Nearly 40% of Chicago residents live in distressed areas — neighborhoods of “chronic and concentrated” joblessness and poverty — much higher than New York City or Los Angeles. Citywide, the Great Cities Institute found, nearly 40% of all black males in Chicago age 20-24 were out of work and out of school and nearly 90% of black youth age 16-19 are jobless, figures that are, again, much higher than other major cities.

While Chicago’s homicide rate has fallen from its recent spike in 2016, the homicide rate last year (20.4/100,000) was still higher than any year since 2004. While we hope the rate will keep falling, last year’s rate is at about the city’s average homicide rate over the last 50 years. Shockingly, the homicide rate among African-Americans in 2015 (47/100,000) was nearly identical to the African-American homicide rate of (46/100,000) in 1930. While Latinos and African-Americans have likely the same number of gang members, more than three-quarters of all homicides occur between African-Americans. The drug trade is not controlled by African-Americans, but by Mexican cartels that routinely utilize police and official corruption to advance their business interests. However, only a small portion of homicides appears to be related to organized crime. We concluded high rates of violence are correlated more to conditions of concentrated African-American poverty than to gangs or drugs.


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Over the last ten years, the Chicago Police Department cleared the fewest homicides per capita than any other major city in the U.S. While there are many reasons for this shocking statistic, at the very least it should cause Chicagoans to reconsider the “war on gangs” strategy that has been Chicago policy since it was declared by Richard J. Daley in 1969.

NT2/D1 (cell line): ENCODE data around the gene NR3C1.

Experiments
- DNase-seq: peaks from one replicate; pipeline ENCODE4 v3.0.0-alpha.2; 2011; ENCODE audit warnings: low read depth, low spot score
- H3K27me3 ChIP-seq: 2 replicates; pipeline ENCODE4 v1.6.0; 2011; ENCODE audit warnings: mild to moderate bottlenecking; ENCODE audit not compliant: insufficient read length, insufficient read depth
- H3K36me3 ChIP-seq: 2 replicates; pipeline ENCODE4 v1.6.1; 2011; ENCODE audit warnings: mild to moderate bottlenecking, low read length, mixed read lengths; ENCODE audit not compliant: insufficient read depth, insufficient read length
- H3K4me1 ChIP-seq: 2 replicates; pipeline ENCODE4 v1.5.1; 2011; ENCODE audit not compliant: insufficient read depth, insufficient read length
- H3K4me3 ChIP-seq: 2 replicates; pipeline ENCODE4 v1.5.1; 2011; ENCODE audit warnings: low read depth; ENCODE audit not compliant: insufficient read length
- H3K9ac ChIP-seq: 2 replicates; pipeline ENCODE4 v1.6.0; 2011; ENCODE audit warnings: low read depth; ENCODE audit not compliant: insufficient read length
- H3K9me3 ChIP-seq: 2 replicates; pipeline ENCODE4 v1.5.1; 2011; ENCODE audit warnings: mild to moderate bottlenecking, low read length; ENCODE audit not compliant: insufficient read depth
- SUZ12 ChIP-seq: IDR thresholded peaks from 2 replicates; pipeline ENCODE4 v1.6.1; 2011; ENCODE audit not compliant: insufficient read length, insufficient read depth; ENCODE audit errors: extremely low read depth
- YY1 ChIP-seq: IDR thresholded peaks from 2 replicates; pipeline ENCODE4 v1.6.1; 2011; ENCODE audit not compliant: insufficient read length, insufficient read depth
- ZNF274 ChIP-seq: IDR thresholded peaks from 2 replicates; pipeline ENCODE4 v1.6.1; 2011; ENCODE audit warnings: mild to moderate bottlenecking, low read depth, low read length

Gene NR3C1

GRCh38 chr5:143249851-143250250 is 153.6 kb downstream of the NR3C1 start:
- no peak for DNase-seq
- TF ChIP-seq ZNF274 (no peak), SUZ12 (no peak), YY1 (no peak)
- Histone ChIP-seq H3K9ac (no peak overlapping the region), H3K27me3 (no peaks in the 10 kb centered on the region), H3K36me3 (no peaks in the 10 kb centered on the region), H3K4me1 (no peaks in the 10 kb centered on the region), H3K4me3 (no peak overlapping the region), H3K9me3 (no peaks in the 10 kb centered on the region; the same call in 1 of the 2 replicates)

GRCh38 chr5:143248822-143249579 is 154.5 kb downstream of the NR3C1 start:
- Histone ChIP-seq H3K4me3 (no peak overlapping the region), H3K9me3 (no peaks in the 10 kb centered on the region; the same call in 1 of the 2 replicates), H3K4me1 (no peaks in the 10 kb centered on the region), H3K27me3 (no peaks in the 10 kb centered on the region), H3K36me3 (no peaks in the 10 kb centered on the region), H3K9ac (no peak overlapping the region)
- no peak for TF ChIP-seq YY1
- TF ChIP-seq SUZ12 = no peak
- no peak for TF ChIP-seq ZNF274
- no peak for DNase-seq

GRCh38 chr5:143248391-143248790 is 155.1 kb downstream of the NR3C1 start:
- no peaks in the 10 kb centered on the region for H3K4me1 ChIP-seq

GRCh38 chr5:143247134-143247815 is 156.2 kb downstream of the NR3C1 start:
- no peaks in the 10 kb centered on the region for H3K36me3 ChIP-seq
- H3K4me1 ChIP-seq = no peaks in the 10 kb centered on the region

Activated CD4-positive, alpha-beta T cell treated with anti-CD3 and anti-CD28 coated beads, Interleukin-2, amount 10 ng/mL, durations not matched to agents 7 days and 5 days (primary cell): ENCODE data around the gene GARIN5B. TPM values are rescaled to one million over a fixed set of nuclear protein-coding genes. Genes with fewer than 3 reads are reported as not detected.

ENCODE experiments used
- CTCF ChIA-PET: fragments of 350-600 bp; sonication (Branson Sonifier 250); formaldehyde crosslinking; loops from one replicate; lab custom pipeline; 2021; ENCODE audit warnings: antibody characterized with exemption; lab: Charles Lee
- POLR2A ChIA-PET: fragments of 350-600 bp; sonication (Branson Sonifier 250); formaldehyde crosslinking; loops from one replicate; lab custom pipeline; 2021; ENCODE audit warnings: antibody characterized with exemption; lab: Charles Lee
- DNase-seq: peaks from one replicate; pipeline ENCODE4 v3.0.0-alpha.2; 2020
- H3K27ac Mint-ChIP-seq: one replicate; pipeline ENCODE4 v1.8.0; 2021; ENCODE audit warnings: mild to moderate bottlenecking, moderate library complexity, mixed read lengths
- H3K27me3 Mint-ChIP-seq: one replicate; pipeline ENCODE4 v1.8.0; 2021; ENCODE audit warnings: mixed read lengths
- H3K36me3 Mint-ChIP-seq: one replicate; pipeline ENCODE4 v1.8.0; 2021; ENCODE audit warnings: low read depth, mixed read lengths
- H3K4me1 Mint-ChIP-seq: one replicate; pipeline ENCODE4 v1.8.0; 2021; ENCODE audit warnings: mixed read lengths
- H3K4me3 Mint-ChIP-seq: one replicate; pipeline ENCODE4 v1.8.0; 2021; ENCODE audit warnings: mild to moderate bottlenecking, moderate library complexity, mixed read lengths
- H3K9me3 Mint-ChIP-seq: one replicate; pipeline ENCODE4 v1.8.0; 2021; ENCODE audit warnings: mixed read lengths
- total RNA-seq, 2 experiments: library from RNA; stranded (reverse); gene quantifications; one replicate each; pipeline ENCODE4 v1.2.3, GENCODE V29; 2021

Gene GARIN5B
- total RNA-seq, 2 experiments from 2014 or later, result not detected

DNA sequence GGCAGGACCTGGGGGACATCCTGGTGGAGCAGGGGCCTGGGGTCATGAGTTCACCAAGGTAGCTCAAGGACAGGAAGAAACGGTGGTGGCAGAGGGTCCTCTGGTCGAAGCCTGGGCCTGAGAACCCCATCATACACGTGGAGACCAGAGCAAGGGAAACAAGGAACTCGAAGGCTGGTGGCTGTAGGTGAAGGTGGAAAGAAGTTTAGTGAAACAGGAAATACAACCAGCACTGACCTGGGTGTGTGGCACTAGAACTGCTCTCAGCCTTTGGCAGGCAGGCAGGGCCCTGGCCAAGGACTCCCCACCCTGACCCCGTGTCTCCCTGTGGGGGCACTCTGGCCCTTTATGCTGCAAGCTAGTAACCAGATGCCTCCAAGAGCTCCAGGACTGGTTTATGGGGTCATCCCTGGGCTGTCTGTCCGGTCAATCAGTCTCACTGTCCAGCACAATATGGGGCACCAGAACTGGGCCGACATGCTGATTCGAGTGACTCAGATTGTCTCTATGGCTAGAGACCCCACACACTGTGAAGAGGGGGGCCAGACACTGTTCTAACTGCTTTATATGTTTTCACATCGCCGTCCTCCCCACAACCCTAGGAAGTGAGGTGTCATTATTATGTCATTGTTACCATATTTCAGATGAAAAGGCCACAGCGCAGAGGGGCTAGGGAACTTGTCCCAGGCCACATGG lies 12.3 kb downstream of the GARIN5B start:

There are many different strategies that could address violence within a context of neighborhood development. At our conference, we discussed ways to approach and counteract the “hyper-masculinity” that often leads to retaliation for violent acts. Conference presenters advocated a “cultural switch” to replace the violence that is engendered by the desperation of current conditions of joblessness and racism with training on conflict resolution and activism. The problem of violence today is more expressive than instrumental. It is more of a cultural problem and identity crisis than following orders of gang chiefs. The new cliques resemble loose networks of young people holding on to a local identity in the absence of legitimate opportunities.

The decline of the traditional leadership and structure of African-American gangs presents Chicago with an unprecedented opportunity to redirect youth away from gangs and into jobs and movements for social justice. What Chicago most needs to reduce violence is a strategy to reinvest in and rebuild communities, reduce joblessness and poverty, and increase opportunity for African-American youth.